which leaves open the question of what distribution actually is in this case - I'd have thought that having the code in svn would count as distribution, but I'd also have thought it counted as publishing. It'd be straightforward for the ASF to make the situation completely unambiguous.

All rights reserved

Posted Jan 17, 2013 17:18 UTC (Thu) by rcweir (guest, #48888) [Link]

The terms of the SGA are exactly what they say. I cannot add or subtract a word of it. All I can do is point you to it.

Generally, an SGA gives sufficient rights for project members to work on the code and prepare it for release. If you want to help with that then we'd welcome your help. Send a note to dev@openoffice.apache.org and introduce yourself. However, if your needs require code only after it has been reviewed, tested, and voted on as an Apache release, then I'll be equally happy to hear from you then.

-Rob

All rights reserved

Posted Jan 17, 2013 17:25 UTC (Thu) by mjg59 (subscriber, #23239) [Link]

Why would the ASF be unwilling to unambiguously state that the software is available under an open source license?

All rights reserved

Posted Jan 17, 2013 17:42 UTC (Thu) by rcweir (guest, #48888) [Link]

>Why would the ASF be unwilling to unambiguously state that the software is available under an open source license?

If you have a question for the ASF, then why don't you ask them? They have a legal discussion mailing list where you are free to ask them about what an SGA means. But I do know that they value transparency and would probably not be keen on answering questions on pay-walled websites from anonymous posters.

http://www.apache.org/foundation/mailinglists.html#founda...

Regards,

-Rob

All rights reserved

Posted Jan 17, 2013 17:46 UTC (Thu) by malor (guest, #2973) [Link]

Boy, you just never miss a chance to snipe at your critics, do you?

All rights reserved

Posted Jan 17, 2013 17:57 UTC (Thu) by dashesy (guest, #74652) [Link]

It is hard to believe you do not know the above poster, nor his contributions to the community, or good will in asking the question.

All rights reserved

Posted Jan 17, 2013 20:53 UTC (Thu) by jubal (subscriber, #67202) [Link]

Were you always such a darling, or it's only the last few years that made you so unpleasant a person?

All rights reserved

Posted Jan 21, 2013 8:20 UTC (Mon) by ceplm (subscriber, #41334) [Link]

Which seems to describe to me rather precisely what Italo Vignoli wrote: IBM hasn't released to the open source universe basically anything and it is (so far) a pure marketing fluff.

Matěj

All rights reserved

Posted Feb 1, 2013 1:03 UTC (Fri) by mema (guest, #89121) [Link]

Well, it seems to me that some people basically want to complain about both IBM and Apache OpenOffice, mainly because of their own political leanings.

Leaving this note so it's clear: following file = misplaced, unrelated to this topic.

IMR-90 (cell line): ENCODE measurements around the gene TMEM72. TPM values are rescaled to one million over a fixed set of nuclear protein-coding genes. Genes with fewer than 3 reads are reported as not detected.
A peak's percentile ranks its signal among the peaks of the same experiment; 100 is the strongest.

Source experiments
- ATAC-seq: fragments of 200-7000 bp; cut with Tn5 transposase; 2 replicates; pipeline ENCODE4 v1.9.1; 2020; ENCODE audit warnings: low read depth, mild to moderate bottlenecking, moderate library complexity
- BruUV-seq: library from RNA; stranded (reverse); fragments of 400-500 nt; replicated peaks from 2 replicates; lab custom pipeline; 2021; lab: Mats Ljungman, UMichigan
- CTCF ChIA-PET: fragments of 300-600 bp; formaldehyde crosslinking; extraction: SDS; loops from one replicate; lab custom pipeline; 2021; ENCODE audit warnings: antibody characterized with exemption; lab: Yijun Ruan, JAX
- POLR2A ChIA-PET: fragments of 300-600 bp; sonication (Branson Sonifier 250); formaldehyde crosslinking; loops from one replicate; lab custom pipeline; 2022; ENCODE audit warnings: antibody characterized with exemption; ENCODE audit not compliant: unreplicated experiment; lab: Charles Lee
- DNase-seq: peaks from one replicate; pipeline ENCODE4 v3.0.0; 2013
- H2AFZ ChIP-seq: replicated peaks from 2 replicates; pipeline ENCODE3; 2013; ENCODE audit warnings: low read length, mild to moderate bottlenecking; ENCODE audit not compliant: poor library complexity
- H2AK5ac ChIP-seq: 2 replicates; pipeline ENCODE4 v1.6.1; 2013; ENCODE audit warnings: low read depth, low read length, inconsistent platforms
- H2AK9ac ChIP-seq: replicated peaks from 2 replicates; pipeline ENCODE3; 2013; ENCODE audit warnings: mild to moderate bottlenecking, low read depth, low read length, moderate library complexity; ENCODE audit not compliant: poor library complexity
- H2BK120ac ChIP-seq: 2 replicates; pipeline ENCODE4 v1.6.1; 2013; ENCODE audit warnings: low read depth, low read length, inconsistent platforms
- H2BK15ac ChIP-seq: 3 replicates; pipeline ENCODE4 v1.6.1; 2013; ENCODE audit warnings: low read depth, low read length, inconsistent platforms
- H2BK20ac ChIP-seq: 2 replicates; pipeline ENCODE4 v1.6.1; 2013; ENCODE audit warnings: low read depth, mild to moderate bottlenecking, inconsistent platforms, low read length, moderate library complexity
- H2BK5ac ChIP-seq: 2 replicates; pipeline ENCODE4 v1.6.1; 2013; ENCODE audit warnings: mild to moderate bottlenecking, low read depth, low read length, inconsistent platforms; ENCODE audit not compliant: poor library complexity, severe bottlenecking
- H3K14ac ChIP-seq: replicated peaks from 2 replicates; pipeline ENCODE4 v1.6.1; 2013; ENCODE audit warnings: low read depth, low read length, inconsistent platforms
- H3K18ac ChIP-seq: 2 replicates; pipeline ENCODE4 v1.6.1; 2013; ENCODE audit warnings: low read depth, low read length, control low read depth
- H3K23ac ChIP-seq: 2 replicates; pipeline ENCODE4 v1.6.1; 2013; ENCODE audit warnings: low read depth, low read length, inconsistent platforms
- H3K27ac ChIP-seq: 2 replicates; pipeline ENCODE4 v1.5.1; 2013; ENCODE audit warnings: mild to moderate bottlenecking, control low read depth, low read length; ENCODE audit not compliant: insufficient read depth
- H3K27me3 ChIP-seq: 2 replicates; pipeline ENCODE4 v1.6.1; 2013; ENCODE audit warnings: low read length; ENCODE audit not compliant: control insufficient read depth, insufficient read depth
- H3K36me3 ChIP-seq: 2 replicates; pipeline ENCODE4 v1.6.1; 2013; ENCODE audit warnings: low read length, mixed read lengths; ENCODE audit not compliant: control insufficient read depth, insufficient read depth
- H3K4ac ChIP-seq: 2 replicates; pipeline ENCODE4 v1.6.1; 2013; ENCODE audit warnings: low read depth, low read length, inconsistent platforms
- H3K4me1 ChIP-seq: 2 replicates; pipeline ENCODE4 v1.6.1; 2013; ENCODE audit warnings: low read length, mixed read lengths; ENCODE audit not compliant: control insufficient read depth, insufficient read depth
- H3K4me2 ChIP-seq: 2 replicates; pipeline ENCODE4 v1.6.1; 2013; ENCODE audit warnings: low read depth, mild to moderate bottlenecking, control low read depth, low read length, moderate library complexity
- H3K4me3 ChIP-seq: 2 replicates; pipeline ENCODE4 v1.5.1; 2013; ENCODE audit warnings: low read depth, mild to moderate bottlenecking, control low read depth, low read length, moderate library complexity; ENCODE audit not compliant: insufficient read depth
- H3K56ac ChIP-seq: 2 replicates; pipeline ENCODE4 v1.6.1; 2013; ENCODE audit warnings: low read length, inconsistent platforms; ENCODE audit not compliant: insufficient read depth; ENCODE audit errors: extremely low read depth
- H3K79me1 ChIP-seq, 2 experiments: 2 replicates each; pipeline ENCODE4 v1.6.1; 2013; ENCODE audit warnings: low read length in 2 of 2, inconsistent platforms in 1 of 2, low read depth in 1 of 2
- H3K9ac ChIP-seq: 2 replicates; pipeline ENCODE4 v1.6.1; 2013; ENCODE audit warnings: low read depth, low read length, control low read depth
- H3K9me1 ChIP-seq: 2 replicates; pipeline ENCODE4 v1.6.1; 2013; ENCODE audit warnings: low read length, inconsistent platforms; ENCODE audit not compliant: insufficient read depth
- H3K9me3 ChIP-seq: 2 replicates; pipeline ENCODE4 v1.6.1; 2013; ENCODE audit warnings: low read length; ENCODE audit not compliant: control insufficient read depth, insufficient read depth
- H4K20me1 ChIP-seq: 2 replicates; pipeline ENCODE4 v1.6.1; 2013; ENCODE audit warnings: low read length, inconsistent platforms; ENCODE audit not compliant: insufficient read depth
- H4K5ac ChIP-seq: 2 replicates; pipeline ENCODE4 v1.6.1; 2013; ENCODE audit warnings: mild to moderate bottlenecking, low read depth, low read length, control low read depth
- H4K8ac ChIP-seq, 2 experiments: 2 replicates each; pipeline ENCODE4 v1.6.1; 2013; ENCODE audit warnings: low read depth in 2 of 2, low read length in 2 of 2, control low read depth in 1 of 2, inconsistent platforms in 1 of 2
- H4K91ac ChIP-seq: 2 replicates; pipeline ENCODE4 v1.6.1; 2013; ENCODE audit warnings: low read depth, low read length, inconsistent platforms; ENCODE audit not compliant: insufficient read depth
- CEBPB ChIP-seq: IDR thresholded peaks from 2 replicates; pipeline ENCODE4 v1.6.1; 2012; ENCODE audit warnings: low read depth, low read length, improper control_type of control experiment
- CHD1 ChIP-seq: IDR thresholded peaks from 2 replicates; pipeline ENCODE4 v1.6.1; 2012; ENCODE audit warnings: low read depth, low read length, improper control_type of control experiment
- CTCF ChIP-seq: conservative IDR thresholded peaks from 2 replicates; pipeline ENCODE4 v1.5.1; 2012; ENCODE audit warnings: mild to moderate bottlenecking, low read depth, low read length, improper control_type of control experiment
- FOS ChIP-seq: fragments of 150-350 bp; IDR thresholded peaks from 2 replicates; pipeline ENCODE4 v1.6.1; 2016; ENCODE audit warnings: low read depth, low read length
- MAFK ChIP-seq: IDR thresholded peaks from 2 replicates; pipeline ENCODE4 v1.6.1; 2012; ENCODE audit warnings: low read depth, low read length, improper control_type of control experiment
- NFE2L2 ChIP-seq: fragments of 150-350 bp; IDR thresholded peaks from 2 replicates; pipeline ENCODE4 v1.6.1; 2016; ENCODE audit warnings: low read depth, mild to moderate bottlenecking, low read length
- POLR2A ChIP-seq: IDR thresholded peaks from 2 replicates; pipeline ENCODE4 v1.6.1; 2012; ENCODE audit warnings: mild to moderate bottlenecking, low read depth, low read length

The donation of the Symphony code to Apache was noted both by IBM, Apache, and even Meeks at his blog.

Since when is a donation, nothing? Only when IBM does it and its not under the GPL?

All rights reserved

Posted Feb 3, 2013 21:26 UTC (Sun) by ceplm (subscriber, #41334) [Link]

Just to say: I have personally absolutely nothing against Apache Foundation (my server runs Apache httpd and I am quite with that, a lot of my colleagues work with various Apache Foundation related projects quite happily), nor I have anything against Apache license (all my code is licensed under MIT/X11, if I can help it).

My problem is with the people kind-of-relasing code under uncertain situation and not willing to clear it up. I cannot help myself but to feel that there is some attempt to keep the copyright status unclear so that the codebase they have no control over cannot profit from their code. Which seems to me to be against the spirit of all open source movement stands for. Just to be completely clear, and I am very much hoping I am wrong in my feelings, and the situation will settle quite quickly.

All rights reserved

Posted Jan 17, 2013 17:33 UTC (Thu) by mjw (subscriber, #16740) [Link]

Yes, the ASF says that only the company that contributed the files originally can replace the license headers of the files granted and IBM seems uninterested to do that unless a specific file is incorporated in an official release. They don't want to do that for the contribution as a whole.

For the original files contributed by Oracle this took a very long time to sort through all the files by an Oracle employee to double check Oracle really had the right to do that for all the files mentioned in the software grant and/or had to ask to have additional files added to the grant. Only IBM knows how much work that really would be for the symphony files.

All rights reserved

Posted Jan 17, 2013 17:46 UTC (Thu) by rcweir (guest, #48888) [Link]

>only the company that contributed the files originally can replace the license headers of the files granted

That is a policy statement, not a legal statement.

This is an important distinction. For example, an Apache project can not release software containing GPL code. That is a policy requirement. But legally, anyone else, outside of Apache, is free to mix ALv2 and GPL code together, if that suits their needs. The licenses are compatible in that way.

You should not confuse the stricter policy requirements incumbent on an Apache project versus what the license permits any random person to do.

-Rob

All rights reserved

Posted Jan 17, 2013 17:52 UTC (Thu) by malor (guest, #2973) [Link]

But the license has been granted from IBM to Apache, not to us. Unless and until Apache explicitly adds a specific grant of license to us, we're just eavesdroppers, with no rights to modify or distribute.